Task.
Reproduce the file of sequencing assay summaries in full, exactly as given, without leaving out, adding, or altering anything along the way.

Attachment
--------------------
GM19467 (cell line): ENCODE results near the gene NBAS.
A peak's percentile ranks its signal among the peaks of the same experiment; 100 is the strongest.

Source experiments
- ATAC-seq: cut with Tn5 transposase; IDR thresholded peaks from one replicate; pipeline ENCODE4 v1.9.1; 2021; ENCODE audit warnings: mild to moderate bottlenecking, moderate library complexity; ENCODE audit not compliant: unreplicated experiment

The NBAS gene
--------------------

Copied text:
GM19467 (cell line): ENCODE results near the gene NBAS.
A peak's percentile ranks its signal among the peaks of the same experiment; 100 is the strongest.

Source experiments
- ATAC-seq: cut with Tn5 transposase; IDR thresholded peaks from one replicate; pipeline ENCODE4 v1.9.1; 2021; ENCODE audit warnings: mild to moderate bottlenecking, moderate library complexity; ENCODE audit not compliant: unreplicated experiment

The NBAS gene